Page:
We invite you to watch our webinar, “Deciphering the FTC’s Non-Compete Ban: Navigating the New Regulatory Terrain and Adequately Protecting Employers’ Interests.” Our multi-disciplinary team, comprised of Michael Wexler, Robert Milligan, Kate Perrelli, Suzie Saxman, Marc Fosse, and Cary Burke, dissected the ramifications of the new FTC rule banning most non-competes with workers and provided invaluable insights into how it impacts a variety of aspects of many businesses. 

Here are the key takeaways from the webinar:

  • Labor: The FTC rule is just the latest salvo in President Biden’s “whole of government” approach relating to restrictive covenants. For over a year, the NLRB’s general counsel has taken the position that restrictive covenants agreements as applied to non-supervisory employees are unlawful. With both the NLRB and FTC cracking down on non-competes, employers may wish to take this opportunity to revisit their practices with respect to restrictive covenants.
  • Trade Secrets: As the FTC Rule is the subject of pending legal challenges, it is a good time to review your restrictive covenant agreements, including non-competes, to make sure they comply with state laws. If the Rule becomes effective, other restrictive covenants will become even more important to protect business assets. If the Rule does not become effective, you have the benefit of having audited your agreements for state compliance.
  • M&A: While buyers in an M&A transaction will generally be able to benefit from non-competes given by sellers, with the FTC Rule, it will be more difficult to obtain enforceable non-competes from worker/sellers who hold small shares of the target and are not involved in negotiating the terms of the sale. M&A buyers will need to develop alternatives to a “one size fits all” approach to non-competes.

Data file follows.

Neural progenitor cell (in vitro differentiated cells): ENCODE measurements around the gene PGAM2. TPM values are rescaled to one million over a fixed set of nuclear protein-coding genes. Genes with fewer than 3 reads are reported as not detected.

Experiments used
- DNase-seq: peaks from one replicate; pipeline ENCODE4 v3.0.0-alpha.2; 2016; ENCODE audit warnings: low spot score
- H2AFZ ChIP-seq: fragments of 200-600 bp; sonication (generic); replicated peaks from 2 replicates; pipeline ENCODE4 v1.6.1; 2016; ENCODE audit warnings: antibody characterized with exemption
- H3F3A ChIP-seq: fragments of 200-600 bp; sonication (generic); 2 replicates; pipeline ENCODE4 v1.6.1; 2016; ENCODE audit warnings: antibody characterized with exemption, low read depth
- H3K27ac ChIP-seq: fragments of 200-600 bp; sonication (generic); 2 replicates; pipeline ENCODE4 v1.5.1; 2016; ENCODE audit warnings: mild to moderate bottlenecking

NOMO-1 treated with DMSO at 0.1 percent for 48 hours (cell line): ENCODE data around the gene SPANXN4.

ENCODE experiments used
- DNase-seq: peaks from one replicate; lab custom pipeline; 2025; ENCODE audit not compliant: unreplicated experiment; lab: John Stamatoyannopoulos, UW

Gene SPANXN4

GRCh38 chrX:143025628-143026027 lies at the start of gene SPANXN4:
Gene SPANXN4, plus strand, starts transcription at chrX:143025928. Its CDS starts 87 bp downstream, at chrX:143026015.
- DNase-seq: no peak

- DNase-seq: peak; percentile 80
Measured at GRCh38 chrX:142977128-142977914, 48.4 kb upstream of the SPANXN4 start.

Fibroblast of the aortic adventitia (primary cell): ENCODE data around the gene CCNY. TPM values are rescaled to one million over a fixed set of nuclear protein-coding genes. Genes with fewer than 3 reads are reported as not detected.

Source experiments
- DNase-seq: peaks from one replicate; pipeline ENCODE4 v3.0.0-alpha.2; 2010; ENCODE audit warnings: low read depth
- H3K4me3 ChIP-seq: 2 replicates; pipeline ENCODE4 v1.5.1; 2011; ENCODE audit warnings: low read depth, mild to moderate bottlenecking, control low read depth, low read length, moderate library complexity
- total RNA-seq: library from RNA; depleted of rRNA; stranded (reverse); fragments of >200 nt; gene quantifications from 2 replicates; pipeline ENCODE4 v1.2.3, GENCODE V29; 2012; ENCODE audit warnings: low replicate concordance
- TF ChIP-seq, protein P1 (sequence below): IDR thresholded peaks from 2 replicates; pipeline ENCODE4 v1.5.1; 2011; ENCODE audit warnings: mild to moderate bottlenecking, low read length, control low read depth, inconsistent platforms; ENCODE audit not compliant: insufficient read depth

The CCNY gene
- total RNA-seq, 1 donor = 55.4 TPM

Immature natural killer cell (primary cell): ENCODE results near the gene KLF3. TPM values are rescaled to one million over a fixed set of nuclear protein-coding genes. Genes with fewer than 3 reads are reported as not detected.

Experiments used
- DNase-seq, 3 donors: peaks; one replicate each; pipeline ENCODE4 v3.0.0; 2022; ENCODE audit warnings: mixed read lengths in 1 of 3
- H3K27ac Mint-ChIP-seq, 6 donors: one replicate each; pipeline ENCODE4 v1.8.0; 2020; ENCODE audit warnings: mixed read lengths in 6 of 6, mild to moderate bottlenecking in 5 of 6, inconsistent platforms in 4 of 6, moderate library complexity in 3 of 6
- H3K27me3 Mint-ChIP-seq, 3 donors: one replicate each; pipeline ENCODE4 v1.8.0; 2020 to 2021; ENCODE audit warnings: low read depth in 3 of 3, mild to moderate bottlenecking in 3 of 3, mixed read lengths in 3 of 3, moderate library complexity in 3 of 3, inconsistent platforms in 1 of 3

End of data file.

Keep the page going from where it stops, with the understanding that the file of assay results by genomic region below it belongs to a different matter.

• Employee Benefits: This is a good time to analyze the potential scope of employees who would have non-grandfathered agreements. For example, analyze now which employees in a nonqualified deferred compensation plan with a post termination noncompete and who are part of a top hat group would also be treated as senior executives.
  • Compliance: September 4, 2024 is the current scheduled effective date of the FTC Rule. Prudent employers should carefully follow whether the Rule is vacated and the FTC is enjoined from enforcing the Rule. At a minimum, employers should be prepared to send the required notices if there is no injunction prior to the effective date.  Employers should compile a list of impacted current and former employees, with relevant contact information and determine whether any of the impacted employees qualify for the “senior executive” and evaluate whether there are “senior executives” who should sign non-competes prior to the rule’s effective date. Model notice language is included in the FTC Rule and can be delivered by email or text message, or by delivering a paper notice by hand or mail. The notices must be sent before the effective date of the rule. But for right now employers should carefully monitor the federal action brought in the Northern District of Texas seeking to vacate the Rule and enjoin the FTC from enforcing it.

To view the webinar recording, click here.